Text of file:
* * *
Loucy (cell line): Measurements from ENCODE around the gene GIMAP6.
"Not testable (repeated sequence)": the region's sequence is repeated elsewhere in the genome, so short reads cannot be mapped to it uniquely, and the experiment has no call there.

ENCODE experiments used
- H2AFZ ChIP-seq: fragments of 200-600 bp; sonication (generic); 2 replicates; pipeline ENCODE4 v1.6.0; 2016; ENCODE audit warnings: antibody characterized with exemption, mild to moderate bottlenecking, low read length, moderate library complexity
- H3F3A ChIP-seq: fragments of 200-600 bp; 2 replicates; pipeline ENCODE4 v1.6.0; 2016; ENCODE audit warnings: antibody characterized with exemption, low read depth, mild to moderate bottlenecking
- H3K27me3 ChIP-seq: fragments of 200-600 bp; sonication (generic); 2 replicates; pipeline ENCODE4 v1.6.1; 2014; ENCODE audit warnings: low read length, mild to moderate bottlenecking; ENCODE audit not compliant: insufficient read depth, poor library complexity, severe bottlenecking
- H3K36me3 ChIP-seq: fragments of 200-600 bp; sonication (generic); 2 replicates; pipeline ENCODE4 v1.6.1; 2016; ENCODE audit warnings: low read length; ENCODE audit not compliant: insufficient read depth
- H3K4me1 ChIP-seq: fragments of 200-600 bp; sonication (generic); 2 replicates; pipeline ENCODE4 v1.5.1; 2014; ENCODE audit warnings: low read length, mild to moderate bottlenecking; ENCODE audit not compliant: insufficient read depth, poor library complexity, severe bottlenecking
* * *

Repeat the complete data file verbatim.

Loucy (cell line): Measurements from ENCODE around the gene GIMAP6.
"Not testable (repeated sequence)": the region's sequence is repeated elsewhere in the genome, so short reads cannot be mapped to it uniquely, and the experiment has no call there.

ENCODE experiments used
- H2AFZ ChIP-seq: fragments of 200-600 bp; sonication (generic); 2 replicates; pipeline ENCODE4 v1.6.0; 2016; ENCODE audit warnings: antibody characterized with exemption, mild to moderate bottlenecking, low read length, moderate library complexity
- H3F3A ChIP-seq: fragments of 200-600 bp; 2 replicates; pipeline ENCODE4 v1.6.0; 2016; ENCODE audit warnings: antibody characterized with exemption, low read depth, mild to moderate bottlenecking
- H3K27me3 ChIP-seq: fragments of 200-600 bp; sonication (generic); 2 replicates; pipeline ENCODE4 v1.6.1; 2014; ENCODE audit warnings: low read length, mild to moderate bottlenecking; ENCODE audit not compliant: insufficient read depth, poor library complexity, severe bottlenecking
- H3K36me3 ChIP-seq: fragments of 200-600 bp; sonication (generic); 2 replicates; pipeline ENCODE4 v1.6.1; 2016; ENCODE audit warnings: low read length; ENCODE audit not compliant: insufficient read depth
- H3K4me1 ChIP-seq: fragments of 200-600 bp; sonication (generic); 2 replicates; pipeline ENCODE4 v1.5.1; 2014; ENCODE audit warnings: low read length, mild to moderate bottlenecking; ENCODE audit not compliant: insufficient read depth, poor library complexity, severe bottlenecking